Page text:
As the security check line began moving slowly at Washington Dulles airport, one passenger standing a few steps ahead of me appeared particularly uneasy. His dark skin, long beard, trimmed moustache, prayer spot centered on his forehead, and overall demeanor quickly gave away his identity, though he had obviously labored little to hide it. He was a Muslim and a religious one at that. Predictably, a few minutes later he was singled out and his clothes spread across a separate station reserved for those “randomly” selected for extra security check.
In the current climate, those who are not singled out for the humiliation of extra checking are still often daunted by their names — any Arabic or Muslim sounding name —, birthplace — any Arab or Muslim country —, suspicious travel destinations — all Arab and Muslim countries, although some are more “suspicious” than others —, or past records — which can include anything from conventional crimes to a single antiwar comment made to a local newspaper. Airport authorities across the
Obviously such ill treatment is neither deserved nor justified, although I find it interesting that Americans continue to be treated with grandeur status wherever they travel in an Arab or Muslim country. In some Gulf countries, US soldiers also freely roam the streets during their short breaks from
At the same time, decent American Muslim intellectuals, students, and all sorts of law-abiding citizens are losing their posts, fleeing their country, and, at best, being made to endure the suspicious eyes of fellow travelers and security personnel wherever they go. If one compares the collective harm inflicted by individual Muslims on the
Although the flow of Arab and Muslim immigrants to the
In their 1986 study, scholars McMillan and Chavis identify four elements of “sense of community”: membership, integration and fulfillment of needs, influence, and shared emotional connection. In the case of Muslim and Arab communities in the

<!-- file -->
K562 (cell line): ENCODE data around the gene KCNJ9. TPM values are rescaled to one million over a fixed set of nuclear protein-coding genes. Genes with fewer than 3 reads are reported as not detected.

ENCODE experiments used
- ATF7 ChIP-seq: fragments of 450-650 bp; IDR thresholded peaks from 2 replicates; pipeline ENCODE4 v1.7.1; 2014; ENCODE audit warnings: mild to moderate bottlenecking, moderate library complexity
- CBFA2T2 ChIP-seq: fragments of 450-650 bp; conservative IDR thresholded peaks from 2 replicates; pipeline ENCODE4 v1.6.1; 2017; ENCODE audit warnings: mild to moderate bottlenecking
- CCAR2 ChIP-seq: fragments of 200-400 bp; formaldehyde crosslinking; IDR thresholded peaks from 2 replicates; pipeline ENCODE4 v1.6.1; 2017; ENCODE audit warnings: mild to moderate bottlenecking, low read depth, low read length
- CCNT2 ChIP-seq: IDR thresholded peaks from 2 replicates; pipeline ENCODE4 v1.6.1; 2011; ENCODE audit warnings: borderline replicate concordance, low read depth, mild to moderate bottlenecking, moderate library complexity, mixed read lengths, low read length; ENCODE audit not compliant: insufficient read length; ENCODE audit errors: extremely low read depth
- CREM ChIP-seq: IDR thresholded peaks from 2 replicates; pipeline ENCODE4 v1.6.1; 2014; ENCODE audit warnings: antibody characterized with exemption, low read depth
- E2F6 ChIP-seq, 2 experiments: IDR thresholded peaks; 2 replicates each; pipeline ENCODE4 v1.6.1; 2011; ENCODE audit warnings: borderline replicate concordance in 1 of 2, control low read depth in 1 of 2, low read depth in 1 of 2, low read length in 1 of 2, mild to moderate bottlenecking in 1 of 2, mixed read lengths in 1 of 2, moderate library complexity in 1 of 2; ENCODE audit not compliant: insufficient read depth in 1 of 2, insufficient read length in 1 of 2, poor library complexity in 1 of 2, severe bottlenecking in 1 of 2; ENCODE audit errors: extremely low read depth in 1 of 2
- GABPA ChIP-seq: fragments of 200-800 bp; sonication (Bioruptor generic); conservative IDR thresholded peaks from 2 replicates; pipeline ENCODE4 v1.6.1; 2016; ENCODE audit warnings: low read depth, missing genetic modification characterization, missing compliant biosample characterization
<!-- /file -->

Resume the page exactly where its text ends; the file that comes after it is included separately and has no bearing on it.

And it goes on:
The main differences are not just between Shiite and Sunni Islam, but also along national lines; in the
While some might prefer to opt for assimilation in these hard times, others cluster in their own clubs and small societies to preserve whatever they can of their cultural heritage.
But “assimilation” is now becoming a tool for survival for Arabs and Muslims. Many women date the removal of their headscarves to September 11, 2001, the same day that many men quietly shaved or significantly trimmed their beards. Even Arabic-sounding names have begun to find an American equivalent, such as Ghassan turning into Gus, or Sami into Sam.
What is truly dangerous in these phenomena is the development of a collective sense of escapism and detachment, as opposed to community. Many are starting to redefine the way in which they exhibit their background, for example, Muslims meeting on religious occasions only, or Arab gatherings based around the redundant themes of humus, belly dancing and Salma Hayek.
No other minority groups in the
-Ramzy Baroud is a Palestinian-American author and editor of PalestineChronicle.com. His work has been published in numerous newspapers and journals worldwide. His latest book is The Second Palestinian Intifada: A Chronicle of a People’s Struggle (Pluto Press,